• Persons with the syndrome of periodic fever, aphthous stomatitis, pharyngitis, and cervical adenitis (PFAPA syndrome) that is not responsive to conservative therapy
  • Refractory Halitosis (bad breathe)


The majority of medical issues related to the tonsils generally decline as children grow. An individual risk benefit assessment regarding the need and utility of performing tonsillectomy as compared to other approaches ( i. e. antimicrobial therapy or watchful waiting) is advisable.

 Assessment of the severity recurrent throat infection is important prior to deciding if tonsillectomy is advisable. The factors that should be considered include the frequency, clinical features, treatment, and documentations of the episodes.(4)

Several studies evaluated the efficacy of tonsillectomy in preventing recurrent tonsillar infection in severely or moderately affected children.(5,6)

The American Academy of Otolaryngology-Head Neck Surgery recently published guideline generated by panel of experts in that stat the indications for tonsillectomy in children. (7) The panel offered options to recommend tonsillectomy for recurrent throat infection with a frequency of at least 7 episodes in the past year or at least 5 episodes per year for 2 years or at least 3 episodes per year for 3 years with documentation in the medical record for each episode of sore throat and 1 or more of the following: temperature>38.3°C, cervical adenopathy, tonsillar exudate, or positive test for group A β-hemolytic streptococcus. These patients qualify as severly affected by the recurrent infection.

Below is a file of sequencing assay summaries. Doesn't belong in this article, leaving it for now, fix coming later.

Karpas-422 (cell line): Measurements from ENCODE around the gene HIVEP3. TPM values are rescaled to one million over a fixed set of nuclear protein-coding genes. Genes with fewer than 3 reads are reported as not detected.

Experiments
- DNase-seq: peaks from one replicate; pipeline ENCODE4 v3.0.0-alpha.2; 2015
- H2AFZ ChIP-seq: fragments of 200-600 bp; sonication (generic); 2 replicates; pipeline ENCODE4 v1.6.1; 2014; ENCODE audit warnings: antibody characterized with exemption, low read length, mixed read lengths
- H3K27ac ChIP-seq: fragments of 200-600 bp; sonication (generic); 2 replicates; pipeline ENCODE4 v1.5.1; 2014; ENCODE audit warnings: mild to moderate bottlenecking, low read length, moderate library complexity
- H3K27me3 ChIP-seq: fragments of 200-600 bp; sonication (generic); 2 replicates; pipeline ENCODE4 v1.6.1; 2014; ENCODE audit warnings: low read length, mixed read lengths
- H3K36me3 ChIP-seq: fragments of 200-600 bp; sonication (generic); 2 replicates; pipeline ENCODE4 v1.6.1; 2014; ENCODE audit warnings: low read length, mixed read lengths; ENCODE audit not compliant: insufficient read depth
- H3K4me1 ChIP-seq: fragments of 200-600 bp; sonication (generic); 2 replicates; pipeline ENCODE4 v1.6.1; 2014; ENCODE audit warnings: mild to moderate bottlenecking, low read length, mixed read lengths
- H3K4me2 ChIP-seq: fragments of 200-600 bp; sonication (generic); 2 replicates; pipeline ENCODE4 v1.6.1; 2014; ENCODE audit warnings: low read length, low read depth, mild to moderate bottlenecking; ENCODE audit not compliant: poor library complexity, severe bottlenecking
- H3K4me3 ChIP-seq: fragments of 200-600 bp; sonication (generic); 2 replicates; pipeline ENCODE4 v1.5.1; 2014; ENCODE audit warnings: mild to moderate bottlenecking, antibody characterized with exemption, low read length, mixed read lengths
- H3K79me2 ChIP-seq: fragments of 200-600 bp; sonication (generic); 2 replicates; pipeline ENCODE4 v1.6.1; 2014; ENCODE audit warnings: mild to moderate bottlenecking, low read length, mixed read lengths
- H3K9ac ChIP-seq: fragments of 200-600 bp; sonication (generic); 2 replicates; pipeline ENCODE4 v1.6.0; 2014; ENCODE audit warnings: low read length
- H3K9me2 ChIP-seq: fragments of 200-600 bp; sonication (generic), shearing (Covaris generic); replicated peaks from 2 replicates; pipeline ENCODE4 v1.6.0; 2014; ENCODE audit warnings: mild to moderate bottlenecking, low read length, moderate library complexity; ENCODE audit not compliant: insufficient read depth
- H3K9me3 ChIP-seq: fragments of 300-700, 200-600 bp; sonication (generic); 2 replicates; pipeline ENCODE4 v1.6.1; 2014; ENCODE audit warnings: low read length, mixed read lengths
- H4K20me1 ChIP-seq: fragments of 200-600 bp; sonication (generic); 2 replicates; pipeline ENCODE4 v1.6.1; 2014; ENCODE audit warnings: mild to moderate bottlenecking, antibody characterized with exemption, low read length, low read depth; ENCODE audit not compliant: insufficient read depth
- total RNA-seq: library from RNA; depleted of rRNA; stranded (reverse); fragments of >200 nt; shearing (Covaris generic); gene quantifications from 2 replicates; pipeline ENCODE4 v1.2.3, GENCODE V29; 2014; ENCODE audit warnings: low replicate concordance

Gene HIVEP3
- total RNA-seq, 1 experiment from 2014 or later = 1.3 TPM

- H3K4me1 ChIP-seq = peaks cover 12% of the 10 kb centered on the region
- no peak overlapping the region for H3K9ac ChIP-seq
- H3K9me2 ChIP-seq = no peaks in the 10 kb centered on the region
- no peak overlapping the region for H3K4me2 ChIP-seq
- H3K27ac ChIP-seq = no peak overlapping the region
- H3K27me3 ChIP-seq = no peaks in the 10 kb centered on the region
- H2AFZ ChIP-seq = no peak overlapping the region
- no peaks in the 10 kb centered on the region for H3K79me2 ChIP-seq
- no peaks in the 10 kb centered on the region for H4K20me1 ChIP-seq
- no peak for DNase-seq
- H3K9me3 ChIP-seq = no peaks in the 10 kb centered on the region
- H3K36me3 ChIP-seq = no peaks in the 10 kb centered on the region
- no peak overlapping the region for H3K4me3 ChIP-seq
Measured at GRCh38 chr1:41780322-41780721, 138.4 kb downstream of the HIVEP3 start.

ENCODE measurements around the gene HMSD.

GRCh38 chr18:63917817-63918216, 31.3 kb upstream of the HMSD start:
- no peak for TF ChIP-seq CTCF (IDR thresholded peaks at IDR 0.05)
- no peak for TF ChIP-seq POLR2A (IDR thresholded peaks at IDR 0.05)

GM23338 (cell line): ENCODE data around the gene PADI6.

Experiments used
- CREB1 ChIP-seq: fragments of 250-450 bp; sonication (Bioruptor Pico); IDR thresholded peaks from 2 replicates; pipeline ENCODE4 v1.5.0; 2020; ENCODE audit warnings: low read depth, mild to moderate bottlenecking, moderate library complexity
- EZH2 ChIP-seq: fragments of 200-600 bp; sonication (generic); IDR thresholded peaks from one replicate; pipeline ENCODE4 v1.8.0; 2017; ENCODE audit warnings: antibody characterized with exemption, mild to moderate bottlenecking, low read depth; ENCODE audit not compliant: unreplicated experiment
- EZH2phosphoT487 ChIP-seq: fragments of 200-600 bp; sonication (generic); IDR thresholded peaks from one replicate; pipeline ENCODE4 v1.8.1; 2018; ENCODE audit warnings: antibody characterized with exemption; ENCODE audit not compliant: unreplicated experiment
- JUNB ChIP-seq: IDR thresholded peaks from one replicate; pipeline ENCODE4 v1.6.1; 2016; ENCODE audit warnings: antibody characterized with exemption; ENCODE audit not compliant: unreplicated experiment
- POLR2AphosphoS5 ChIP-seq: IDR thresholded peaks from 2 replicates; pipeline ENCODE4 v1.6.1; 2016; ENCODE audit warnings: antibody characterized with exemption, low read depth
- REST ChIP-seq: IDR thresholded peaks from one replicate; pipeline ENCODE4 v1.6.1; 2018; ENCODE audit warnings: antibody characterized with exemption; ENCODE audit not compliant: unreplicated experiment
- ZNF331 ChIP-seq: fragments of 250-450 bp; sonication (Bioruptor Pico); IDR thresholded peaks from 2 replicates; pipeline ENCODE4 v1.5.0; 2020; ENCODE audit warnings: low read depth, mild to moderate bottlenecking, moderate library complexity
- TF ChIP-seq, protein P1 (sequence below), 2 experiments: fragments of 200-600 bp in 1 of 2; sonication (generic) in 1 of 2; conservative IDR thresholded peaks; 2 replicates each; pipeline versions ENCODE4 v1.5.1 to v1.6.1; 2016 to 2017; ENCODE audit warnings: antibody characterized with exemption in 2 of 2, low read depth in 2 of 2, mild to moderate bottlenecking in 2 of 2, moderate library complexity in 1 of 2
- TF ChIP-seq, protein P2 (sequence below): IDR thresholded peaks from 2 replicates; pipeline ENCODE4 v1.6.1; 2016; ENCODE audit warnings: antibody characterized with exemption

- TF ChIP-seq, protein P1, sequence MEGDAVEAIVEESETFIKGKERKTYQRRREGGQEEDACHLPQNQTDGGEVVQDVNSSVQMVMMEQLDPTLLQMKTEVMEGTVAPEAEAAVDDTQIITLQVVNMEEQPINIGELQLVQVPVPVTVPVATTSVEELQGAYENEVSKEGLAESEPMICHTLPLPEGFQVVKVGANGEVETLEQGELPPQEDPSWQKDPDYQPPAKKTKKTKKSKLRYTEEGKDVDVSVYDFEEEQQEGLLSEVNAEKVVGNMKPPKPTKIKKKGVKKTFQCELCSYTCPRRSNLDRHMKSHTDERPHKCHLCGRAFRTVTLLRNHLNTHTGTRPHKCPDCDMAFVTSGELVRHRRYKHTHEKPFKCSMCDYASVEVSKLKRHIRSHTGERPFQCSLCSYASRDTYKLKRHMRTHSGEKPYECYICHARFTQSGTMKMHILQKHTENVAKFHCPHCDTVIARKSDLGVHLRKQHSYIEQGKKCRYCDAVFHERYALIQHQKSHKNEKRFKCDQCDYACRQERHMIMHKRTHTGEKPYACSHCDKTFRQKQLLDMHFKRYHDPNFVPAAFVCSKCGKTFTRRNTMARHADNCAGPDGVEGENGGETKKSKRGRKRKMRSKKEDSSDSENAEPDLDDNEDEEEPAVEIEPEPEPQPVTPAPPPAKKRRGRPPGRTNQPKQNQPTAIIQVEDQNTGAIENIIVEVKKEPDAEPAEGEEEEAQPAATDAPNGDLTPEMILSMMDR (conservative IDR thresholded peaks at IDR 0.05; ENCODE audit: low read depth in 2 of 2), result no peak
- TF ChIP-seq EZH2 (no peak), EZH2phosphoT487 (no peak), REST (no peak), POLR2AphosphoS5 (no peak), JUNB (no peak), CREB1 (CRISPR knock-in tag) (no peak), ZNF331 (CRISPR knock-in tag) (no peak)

The panel also made recommendations for:

 (1) watchful waiting for recurrent throat infection if there have been fewer than 7 episodes in the past year or fewer than 5 episodes per year in the past 2 years or fewer than 3 episodes per year in the past 3 years;
(2) assessing the child with recurrent throat infection who does not meet criteria in statement 1  for modifying factors that may nonetheless favor tonsillectomy, which may include but are not limited to multiple antibiotic allergy/intolerance, periodic fever, aphthous stomatitis, pharyngitis and adenitis, or history of peritonsillar abscess;